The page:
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Yes, the 8 Panasonic 18650s were getting too warm. There was one point where they shut off for a second when they were getting low. I'm not worried about the new lipo batteries I got though, they can handle a ton of amps. I'm running 300 watts out of them now, and they don't even get warm in the slightest, and I always make sure to recharge/balance them before they get too low.

With the 600w driver I have from amazon, I've tested loads of 400 watts, and it was only warm. It has a large heat sync, so the laser is gonna burn out way before the driver will.

If you guys really think this voltage regulator I am using is garbage, why don't you just test it for yourself! It's dirt cheap! Ps, the one in this link has been upgraded and changed since the one I bought. Seems to have more features including a standard DC adapter plug input, which could be really convenient for low amp testing.

Link 600W Regulator: https://www.amazon.ca/gp/product/B08B63RYD6/ref=ppx_yo_dt_b_asin_title_o01_s00?ie=UTF8&psc=1

I have a SMPS used with my 1300 mW 532nm lab laser. I got the thing used a few years ago and it works fine with its cheap Chinese power supply as it did with its original owner.
 

toutan

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Yeah sorry, I was mixed up with MOSFETs and the LM(Linear regulators). I drew this up for you. I wouldn't worry too much about MOSFETs, I am using a 'microwave door' button switch, which can handle 10 amps.

These aren't the exact ones I'm using, but they are all over the place: https://www.amazon.ca/Twidec-Universal-Microwave-Normally-ZW7-15-R/dp/B07NV2NN47/ref=sr_1_2_sspa?crid=3LSZ4SX3S98P3&dchild=1&keywords=microwave+switch+door&qid=1621551919&sprefix=micro,aps,248&sr=8-2-spons&psc=1&spLa=ZW5jcnlwdGVkUXVhbGlmaWVyPUE2RUZTNzNSQ0ZLWUYmZW5jcnlwdGVkSWQ9QTEwMzU2NTMxSjZYMUlCME9ENlhDJmVuY3J5cHRlZEFkSWQ9QTAwODU4MzMxWU5MMVdaVjkwNVNGJndpZGdldE5hbWU9c3BfYXRmJmFjdGlvbj1jbGlja1JlZGlyZWN0JmRvTm90TG9nQ2xpY2s9dHJ1ZQ==

This is 'series' wiring. With this configuration, the laser wont even turn on until somewhere in the 60 volt range. but the amperage will be nice and low.

View attachment 72744
In this image, I think the plus and minus are reversed.
 

Light superglue

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Hi Brilliant,

I do not think that the driver you use is bad if you can afford to buy another NUBM31 once yours is burnt (like I do). It is just not perfect.
3 years ago I used a similar one with LCD screen to drive the block of NUBM08 here:
Just look at the pictures there!

If you scroll this thread back and read my posts you will find more drivers I have tried or planned to try. In post 140 there are 2 refs. from ali: since then I have tried these with NUBM31 and the 600W was crap but 900W seemed to work well.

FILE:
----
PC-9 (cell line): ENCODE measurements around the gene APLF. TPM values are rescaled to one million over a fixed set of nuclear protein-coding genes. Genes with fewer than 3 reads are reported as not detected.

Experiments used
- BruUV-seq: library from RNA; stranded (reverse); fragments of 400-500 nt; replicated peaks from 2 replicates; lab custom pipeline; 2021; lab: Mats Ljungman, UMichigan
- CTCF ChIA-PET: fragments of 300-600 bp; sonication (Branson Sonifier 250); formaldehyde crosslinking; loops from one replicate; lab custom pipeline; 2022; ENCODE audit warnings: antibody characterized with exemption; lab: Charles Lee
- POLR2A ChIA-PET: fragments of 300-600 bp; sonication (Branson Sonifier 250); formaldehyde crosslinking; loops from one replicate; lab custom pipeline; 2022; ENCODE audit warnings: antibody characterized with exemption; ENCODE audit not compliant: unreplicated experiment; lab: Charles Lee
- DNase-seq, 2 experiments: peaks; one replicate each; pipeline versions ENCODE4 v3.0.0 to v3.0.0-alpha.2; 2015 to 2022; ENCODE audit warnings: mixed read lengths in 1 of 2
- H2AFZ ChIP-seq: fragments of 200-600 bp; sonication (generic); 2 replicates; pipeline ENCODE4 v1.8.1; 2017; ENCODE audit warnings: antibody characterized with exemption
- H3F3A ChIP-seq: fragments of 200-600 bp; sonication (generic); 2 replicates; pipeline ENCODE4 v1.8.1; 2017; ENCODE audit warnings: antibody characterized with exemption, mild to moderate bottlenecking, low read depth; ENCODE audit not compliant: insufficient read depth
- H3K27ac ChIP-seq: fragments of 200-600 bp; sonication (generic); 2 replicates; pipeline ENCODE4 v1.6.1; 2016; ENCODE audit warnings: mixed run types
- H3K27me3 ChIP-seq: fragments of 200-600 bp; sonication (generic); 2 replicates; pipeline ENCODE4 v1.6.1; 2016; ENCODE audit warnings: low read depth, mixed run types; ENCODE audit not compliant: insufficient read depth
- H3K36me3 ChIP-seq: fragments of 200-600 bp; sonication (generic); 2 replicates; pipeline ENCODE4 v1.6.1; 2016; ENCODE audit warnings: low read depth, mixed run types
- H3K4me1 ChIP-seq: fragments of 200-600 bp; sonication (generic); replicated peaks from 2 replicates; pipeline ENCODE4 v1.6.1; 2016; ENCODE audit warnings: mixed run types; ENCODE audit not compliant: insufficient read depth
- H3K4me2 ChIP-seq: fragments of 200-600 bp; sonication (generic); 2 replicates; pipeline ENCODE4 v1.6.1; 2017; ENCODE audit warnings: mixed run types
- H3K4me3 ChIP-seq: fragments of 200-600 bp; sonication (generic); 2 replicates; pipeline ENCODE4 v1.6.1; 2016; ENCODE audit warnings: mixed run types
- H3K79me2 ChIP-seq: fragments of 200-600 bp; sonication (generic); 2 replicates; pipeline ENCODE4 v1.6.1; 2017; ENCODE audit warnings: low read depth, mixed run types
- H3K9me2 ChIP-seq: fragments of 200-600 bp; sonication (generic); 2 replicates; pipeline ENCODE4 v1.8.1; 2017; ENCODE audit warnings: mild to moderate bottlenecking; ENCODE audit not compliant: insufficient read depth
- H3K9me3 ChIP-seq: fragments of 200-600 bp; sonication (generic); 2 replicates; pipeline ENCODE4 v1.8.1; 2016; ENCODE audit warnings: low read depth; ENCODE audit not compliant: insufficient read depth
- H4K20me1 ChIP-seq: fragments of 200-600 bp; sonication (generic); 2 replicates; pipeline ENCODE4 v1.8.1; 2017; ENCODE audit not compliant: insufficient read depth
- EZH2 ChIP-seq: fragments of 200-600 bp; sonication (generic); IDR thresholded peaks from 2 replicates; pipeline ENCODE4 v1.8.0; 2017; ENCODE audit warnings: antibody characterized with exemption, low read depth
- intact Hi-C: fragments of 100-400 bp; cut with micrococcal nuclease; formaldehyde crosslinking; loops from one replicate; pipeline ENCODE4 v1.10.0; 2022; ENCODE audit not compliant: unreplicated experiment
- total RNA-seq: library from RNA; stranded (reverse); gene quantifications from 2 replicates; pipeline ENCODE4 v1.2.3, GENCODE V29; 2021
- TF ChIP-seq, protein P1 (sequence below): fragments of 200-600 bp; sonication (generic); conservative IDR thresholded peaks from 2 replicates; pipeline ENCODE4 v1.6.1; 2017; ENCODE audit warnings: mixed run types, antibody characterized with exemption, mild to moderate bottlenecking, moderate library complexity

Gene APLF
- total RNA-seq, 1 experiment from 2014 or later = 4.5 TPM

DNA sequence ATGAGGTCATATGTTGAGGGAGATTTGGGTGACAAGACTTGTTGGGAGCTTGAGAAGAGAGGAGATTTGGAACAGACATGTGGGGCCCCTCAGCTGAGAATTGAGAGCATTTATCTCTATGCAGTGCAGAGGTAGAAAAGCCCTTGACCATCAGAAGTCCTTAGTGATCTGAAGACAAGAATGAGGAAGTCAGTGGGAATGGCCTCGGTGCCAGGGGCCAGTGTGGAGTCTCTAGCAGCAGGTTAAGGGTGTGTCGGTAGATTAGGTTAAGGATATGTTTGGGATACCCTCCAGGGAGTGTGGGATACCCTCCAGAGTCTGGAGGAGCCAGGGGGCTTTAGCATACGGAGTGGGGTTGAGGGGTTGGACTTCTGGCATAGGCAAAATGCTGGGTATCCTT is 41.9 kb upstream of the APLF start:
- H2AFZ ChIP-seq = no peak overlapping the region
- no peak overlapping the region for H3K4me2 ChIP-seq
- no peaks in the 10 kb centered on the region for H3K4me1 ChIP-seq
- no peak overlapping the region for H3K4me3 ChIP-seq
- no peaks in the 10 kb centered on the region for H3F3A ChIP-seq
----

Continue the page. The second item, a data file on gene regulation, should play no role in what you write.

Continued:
BTW what you wrote about powering a NUBM44 from a 18650 directly is nothing special because even at its max charge of 4.2V the current in the LD will not be not more than 2A, what is much less then 4.5A we all do to get maximal burning power...

Toutan: I prefer 2p2s wiring (2 parallel series of 2 rows) what means the driver to output 42V, 6A. And you can find more drivers compatible with this range than with 84V, 3A and even less with 21V, 12A. Just check my threads about combining 2 NUBM36 and you will find some pictures there.
 

BrilliantLasers

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Apr 11, 2019
Messages
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Hi Brilliant,

I do not think that the driver you use is bad if you can afford to buy another NUBM31 once yours is burnt (like I do). It is just not perfect.
3 years ago I used a similar one with LCD screen to drive the block of NUBM08 here:
Just look at the pictures there!

If you scroll this thread back and read my posts you will find more drivers I have tried or planned to try. In post 140 there are 2 refs. from ali: since then I have tried these with NUBM31 and the 600W was crap but 900W seemed to work well.

BTW what you wrote about powering a NUBM44 from a 18650 directly is nothing special because even at its max charge of 4.2V the current in the LD will not be not more than 2A, what is much less then 4.5A we all do to get maximal burning power...

Toutan: I prefer 2p2s wiring (2 parallel series of 2 rows) what means the driver to output 42V, 6A. And you can find more drivers compatible with this range than with 84V, 3A and even less with 21V, 12A. Just check my threads about combining 2 NUBM36 and you will find some pictures there.

Actually when I referred to running NUBM44 from 18650s, it was actually 2 in series(So 8+volts). As I mentioned, of course I would never recommend this, but it was just a fun experiment. The high watt blue diodes are impressively durable. I honestly feel that if my laser gun ever dies, it will probably not be from the power supply, but something something careless on my end, like running it for too long of increment. (My tiny CPU heat sync doesn't do well past 30-40 seconds of straight run time, but as another note a normal size CPU heat sync does perfectly fine).